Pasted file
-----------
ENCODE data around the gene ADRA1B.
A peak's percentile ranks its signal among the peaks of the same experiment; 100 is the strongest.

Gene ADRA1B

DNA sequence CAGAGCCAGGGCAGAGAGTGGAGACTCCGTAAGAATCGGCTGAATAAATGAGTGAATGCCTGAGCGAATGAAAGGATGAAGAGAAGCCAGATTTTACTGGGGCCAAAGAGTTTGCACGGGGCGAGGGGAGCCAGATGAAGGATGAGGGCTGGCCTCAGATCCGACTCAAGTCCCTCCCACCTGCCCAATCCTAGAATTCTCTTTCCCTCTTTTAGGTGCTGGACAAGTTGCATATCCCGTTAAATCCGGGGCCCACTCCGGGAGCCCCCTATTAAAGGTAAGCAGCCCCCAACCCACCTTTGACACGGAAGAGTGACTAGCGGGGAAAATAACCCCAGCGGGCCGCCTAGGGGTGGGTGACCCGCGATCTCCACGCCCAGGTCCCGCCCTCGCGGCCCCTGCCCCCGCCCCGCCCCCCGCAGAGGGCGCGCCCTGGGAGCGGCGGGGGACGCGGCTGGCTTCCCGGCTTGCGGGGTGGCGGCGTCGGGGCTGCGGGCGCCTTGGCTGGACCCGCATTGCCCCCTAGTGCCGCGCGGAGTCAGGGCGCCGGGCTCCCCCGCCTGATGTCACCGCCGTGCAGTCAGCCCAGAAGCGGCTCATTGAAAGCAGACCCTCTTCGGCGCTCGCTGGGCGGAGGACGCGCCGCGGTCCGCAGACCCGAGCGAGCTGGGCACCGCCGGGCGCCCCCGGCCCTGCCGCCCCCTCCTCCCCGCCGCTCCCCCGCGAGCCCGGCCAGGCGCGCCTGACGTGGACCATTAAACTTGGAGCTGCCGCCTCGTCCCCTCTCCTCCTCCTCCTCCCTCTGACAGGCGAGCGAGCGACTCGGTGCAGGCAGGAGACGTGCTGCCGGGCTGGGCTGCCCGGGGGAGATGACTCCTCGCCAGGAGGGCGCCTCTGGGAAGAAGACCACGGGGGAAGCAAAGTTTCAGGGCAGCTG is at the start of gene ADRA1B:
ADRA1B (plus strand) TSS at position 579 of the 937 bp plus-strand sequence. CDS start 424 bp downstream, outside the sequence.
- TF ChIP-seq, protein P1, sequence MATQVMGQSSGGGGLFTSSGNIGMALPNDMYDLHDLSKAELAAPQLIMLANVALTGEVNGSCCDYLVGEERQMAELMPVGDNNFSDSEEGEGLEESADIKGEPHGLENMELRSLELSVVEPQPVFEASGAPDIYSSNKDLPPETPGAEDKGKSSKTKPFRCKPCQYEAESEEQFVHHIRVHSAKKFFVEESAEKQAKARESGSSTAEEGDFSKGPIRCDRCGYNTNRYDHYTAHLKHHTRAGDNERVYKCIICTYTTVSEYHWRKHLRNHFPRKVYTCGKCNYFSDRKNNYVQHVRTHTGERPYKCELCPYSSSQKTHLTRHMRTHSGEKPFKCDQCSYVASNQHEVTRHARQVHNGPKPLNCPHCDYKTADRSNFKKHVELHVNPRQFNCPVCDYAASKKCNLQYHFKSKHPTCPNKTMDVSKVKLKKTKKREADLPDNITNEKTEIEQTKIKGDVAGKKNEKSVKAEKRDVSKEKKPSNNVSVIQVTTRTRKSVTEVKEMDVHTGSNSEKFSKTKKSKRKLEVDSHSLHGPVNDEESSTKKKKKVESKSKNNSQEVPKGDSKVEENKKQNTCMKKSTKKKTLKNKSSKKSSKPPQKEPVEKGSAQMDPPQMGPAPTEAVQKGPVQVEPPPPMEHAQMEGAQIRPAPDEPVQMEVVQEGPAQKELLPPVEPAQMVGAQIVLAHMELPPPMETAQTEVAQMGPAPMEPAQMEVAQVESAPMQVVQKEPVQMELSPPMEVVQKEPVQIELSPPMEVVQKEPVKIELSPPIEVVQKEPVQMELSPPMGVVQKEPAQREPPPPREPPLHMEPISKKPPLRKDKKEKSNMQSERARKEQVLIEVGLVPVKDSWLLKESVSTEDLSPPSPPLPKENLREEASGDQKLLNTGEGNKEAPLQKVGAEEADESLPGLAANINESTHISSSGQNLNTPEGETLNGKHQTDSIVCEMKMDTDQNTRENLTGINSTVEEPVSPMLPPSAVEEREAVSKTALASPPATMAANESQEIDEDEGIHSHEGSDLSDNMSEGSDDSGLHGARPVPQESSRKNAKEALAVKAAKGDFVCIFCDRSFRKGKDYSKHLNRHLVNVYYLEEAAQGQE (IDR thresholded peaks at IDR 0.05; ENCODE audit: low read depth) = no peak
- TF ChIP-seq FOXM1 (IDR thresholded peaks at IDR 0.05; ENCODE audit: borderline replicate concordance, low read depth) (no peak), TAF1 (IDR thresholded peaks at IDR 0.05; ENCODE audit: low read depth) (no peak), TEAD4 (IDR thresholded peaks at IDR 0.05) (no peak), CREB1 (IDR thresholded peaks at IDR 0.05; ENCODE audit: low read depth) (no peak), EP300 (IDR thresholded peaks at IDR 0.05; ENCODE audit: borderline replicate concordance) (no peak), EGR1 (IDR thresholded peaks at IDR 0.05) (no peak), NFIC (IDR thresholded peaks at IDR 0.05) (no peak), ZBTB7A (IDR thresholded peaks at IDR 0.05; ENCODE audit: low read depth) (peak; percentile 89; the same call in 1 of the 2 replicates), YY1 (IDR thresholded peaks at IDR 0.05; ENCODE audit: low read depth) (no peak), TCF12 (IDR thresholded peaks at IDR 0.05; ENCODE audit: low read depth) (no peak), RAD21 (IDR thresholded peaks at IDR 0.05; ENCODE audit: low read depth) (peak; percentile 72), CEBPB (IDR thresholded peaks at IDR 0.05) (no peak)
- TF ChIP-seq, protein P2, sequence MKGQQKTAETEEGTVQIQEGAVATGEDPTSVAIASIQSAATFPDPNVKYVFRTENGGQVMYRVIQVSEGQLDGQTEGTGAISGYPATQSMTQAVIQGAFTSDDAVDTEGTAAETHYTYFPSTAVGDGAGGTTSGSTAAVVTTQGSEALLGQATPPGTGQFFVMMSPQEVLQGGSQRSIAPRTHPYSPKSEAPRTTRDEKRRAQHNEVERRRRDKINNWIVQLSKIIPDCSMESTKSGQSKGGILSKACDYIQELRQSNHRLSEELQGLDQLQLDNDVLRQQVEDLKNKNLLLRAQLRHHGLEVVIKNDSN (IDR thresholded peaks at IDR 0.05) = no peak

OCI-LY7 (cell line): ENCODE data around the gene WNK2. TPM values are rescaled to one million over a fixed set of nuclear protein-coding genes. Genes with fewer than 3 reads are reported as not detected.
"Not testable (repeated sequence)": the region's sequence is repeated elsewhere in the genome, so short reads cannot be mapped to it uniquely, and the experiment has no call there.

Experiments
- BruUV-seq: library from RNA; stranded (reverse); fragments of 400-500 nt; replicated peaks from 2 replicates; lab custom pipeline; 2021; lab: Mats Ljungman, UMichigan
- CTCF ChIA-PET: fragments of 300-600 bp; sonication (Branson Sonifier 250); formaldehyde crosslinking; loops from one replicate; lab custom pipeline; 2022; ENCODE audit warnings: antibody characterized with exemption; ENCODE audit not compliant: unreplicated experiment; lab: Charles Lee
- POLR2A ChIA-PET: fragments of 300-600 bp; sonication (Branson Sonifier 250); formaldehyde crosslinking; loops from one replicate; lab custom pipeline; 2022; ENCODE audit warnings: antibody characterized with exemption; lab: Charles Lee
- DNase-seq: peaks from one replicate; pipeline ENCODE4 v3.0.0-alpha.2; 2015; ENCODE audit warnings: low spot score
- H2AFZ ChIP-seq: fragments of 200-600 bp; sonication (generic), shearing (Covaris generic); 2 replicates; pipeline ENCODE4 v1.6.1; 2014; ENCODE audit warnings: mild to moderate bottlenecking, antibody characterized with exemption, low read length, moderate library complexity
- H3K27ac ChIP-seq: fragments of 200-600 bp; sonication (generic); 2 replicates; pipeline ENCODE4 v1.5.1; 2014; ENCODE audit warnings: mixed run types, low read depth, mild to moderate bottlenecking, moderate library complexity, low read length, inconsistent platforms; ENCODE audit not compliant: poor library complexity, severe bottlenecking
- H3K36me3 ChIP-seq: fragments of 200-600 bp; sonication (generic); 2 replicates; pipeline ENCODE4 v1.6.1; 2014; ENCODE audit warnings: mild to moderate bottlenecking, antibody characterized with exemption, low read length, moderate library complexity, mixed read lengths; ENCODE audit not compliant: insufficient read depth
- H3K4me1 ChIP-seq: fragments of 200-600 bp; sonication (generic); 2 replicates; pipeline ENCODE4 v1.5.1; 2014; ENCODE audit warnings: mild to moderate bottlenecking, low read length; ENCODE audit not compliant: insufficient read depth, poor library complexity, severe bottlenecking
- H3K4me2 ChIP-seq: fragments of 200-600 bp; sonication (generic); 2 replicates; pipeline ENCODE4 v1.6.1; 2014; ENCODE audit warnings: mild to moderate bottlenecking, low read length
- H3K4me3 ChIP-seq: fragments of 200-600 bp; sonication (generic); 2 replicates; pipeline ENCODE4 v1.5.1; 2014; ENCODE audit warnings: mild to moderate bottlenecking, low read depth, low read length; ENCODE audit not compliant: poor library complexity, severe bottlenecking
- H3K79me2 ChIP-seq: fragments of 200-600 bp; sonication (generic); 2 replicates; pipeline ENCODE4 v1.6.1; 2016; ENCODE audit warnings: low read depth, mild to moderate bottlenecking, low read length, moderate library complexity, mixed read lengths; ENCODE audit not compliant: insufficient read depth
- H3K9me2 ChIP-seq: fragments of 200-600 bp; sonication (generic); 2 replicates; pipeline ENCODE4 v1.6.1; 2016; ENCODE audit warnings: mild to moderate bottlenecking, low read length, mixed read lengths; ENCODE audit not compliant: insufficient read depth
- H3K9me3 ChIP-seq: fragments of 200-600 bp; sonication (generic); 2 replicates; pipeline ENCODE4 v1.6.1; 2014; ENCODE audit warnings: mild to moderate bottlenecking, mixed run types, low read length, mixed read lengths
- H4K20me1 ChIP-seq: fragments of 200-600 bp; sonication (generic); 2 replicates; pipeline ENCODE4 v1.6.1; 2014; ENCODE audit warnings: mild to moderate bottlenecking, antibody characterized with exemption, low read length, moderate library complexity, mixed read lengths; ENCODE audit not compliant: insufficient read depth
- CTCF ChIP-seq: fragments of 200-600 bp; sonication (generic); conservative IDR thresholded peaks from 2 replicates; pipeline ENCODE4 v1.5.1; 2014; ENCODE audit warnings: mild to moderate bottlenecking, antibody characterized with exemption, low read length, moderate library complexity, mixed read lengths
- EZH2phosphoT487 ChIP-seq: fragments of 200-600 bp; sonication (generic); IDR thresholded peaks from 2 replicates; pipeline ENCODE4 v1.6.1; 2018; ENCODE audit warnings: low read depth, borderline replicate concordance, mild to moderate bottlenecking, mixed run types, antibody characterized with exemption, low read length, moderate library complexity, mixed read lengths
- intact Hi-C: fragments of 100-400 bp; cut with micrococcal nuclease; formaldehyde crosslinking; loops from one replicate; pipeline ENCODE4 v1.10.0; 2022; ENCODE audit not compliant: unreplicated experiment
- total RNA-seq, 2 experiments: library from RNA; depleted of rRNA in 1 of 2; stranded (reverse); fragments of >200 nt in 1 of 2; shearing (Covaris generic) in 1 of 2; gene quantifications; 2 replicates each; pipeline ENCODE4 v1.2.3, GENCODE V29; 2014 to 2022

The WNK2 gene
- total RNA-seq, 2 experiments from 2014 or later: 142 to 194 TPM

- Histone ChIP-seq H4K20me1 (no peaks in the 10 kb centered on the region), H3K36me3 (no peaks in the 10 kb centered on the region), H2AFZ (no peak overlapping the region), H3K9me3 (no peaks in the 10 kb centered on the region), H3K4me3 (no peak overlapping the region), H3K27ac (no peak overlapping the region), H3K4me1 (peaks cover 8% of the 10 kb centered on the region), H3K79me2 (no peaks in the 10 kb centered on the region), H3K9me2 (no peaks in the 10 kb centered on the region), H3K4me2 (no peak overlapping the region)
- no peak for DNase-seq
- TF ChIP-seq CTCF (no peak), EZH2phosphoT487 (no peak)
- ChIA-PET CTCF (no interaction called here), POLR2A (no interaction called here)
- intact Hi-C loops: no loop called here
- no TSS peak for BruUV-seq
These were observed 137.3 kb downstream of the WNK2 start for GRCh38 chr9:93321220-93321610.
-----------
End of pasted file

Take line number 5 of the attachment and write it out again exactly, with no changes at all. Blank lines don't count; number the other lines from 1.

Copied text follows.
ADRA1B (plus strand) TSS at position 579 of the 937 bp plus-strand sequence. CDS start 424 bp downstream, outside the sequence.